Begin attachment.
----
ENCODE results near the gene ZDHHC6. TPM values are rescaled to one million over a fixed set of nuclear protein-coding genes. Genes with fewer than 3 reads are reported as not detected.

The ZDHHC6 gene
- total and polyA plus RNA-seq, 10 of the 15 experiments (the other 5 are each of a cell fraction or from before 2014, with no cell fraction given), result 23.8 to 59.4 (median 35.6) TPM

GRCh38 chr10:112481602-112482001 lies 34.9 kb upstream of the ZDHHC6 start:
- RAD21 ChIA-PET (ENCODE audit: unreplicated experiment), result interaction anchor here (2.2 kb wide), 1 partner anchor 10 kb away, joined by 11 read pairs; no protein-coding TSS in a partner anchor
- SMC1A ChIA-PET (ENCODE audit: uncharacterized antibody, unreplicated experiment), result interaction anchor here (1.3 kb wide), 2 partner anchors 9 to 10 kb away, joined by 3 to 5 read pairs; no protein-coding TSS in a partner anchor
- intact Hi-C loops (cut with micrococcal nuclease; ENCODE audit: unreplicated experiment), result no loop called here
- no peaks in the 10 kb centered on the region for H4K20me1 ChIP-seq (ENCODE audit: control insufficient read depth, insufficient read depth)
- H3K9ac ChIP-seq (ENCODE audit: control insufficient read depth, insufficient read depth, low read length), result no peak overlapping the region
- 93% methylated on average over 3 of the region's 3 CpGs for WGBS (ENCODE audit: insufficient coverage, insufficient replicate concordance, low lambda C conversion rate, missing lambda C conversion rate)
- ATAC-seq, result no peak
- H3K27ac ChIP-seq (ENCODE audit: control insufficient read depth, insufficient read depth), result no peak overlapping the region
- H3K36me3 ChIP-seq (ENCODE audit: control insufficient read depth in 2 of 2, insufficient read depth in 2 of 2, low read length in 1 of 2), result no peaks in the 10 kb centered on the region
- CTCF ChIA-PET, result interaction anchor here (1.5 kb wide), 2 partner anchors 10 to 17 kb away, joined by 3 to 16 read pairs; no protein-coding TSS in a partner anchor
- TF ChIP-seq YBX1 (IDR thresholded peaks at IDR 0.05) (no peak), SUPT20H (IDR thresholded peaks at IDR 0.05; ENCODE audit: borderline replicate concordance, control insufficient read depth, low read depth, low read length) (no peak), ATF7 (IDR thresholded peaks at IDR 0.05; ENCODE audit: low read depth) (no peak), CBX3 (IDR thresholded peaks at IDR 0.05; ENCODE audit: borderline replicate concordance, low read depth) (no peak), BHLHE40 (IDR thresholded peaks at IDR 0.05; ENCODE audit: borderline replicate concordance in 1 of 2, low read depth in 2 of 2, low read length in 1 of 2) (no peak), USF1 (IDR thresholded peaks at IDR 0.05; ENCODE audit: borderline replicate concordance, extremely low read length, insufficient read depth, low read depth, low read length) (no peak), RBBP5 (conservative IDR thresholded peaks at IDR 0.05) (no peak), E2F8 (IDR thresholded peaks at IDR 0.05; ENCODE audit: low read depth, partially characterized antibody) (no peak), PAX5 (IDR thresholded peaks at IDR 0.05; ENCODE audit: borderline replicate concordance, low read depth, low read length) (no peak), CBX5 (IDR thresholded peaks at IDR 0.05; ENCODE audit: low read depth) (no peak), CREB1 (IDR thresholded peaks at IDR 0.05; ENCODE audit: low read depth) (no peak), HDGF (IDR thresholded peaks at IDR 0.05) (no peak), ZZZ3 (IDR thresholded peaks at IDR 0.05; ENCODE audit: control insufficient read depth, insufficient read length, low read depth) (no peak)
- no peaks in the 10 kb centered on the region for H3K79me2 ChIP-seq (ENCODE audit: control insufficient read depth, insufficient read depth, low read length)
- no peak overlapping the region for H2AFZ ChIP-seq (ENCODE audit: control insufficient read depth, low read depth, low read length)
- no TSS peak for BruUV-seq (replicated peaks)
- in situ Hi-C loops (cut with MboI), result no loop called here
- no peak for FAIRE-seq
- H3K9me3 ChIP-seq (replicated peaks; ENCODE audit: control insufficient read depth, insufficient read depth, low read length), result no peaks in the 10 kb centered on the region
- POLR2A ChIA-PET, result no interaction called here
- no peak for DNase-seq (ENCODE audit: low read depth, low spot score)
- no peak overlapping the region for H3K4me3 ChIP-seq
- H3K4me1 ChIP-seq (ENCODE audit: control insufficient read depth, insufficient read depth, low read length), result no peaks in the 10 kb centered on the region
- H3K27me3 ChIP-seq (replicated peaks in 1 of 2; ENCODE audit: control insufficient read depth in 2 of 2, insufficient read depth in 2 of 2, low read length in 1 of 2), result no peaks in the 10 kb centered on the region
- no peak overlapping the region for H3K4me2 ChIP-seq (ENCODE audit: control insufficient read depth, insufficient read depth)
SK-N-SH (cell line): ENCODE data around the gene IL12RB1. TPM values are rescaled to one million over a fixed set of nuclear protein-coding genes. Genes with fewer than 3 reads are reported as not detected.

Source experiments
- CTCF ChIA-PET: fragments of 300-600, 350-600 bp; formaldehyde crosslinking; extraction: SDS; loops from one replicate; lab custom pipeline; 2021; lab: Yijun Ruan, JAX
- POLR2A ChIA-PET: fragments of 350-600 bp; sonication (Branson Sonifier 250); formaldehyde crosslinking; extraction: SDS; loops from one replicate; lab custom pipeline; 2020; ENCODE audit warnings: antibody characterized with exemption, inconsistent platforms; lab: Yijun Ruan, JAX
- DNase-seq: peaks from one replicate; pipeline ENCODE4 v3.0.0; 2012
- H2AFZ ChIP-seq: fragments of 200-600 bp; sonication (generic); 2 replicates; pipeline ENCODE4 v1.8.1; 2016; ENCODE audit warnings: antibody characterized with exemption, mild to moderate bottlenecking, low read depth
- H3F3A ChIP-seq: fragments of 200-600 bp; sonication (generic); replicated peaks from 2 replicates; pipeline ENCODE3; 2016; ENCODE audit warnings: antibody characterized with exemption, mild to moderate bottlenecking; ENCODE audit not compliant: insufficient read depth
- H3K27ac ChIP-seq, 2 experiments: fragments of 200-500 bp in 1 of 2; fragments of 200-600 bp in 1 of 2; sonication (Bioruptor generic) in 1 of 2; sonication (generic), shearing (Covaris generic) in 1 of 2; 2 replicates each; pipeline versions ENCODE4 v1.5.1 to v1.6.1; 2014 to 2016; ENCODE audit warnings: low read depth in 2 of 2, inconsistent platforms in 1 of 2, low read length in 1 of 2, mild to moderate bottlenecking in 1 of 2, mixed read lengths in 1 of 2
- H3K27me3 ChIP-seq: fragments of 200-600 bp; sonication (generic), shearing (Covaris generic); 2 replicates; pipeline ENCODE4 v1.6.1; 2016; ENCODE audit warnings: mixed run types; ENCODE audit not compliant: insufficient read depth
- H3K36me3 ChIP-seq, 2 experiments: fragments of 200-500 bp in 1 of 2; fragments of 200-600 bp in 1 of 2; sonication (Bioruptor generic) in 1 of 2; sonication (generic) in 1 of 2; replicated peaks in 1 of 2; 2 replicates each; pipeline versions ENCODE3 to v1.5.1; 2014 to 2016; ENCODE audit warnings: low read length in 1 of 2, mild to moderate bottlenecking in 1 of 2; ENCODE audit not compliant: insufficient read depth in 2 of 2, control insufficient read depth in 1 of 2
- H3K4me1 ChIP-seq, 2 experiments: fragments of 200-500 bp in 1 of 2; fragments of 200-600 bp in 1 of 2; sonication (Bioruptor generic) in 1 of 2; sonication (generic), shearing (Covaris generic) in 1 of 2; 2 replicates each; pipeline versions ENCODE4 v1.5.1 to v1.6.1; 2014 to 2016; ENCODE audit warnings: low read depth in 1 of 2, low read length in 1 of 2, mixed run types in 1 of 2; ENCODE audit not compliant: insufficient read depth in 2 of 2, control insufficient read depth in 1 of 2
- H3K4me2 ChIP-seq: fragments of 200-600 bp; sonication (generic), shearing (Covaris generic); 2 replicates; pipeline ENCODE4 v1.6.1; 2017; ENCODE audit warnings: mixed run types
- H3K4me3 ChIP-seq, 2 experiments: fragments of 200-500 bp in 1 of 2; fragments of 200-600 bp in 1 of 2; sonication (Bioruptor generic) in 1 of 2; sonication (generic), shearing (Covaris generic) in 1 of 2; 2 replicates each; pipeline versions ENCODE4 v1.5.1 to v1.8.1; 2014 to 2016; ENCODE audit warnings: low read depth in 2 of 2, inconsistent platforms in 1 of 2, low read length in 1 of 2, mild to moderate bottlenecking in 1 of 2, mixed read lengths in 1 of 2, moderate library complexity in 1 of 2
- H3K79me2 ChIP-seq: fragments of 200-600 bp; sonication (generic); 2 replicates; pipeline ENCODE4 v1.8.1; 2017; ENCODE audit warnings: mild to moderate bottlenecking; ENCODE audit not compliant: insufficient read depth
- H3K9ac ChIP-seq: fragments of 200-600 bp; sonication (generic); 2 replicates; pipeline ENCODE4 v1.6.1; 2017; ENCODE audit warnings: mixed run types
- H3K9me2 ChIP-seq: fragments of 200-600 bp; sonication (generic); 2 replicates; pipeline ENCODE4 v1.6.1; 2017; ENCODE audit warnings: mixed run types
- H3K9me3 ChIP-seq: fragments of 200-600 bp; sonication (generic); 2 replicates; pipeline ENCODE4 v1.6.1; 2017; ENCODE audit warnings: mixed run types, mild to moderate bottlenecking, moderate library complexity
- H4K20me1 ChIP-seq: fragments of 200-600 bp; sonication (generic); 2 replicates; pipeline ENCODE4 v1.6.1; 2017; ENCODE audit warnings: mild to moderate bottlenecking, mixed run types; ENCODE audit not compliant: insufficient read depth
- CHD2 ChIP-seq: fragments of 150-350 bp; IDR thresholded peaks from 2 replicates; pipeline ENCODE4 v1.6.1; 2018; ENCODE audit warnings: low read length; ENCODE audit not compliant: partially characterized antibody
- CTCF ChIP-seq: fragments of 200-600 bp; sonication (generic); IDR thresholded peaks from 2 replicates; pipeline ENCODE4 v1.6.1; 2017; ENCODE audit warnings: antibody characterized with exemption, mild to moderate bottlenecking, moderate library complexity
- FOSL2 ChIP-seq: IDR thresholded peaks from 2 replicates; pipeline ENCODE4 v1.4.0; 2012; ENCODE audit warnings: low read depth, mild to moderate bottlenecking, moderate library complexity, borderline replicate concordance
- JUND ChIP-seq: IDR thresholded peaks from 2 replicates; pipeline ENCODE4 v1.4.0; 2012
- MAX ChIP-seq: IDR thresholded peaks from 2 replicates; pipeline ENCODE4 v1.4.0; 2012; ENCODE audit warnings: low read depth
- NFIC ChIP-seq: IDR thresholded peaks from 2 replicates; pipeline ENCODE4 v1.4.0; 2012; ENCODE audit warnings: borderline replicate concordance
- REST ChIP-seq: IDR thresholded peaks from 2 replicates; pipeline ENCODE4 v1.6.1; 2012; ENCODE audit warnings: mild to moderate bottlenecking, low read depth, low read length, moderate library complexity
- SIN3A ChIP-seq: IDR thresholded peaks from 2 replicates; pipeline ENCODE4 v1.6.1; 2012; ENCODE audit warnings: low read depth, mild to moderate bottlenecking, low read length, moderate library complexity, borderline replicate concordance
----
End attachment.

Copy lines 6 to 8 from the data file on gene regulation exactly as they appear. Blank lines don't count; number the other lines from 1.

- SMC1A ChIA-PET (ENCODE audit: uncharacterized antibody, unreplicated experiment), result interaction anchor here (1.3 kb wide), 2 partner anchors 9 to 10 kb away, joined by 3 to 5 read pairs; no protein-coding TSS in a partner anchor
- intact Hi-C loops (cut with micrococcal nuclease; ENCODE audit: unreplicated experiment), result no loop called here
- no peaks in the 10 kb centered on the region for H4K20me1 ChIP-seq (ENCODE audit: control insufficient read depth, insufficient read depth)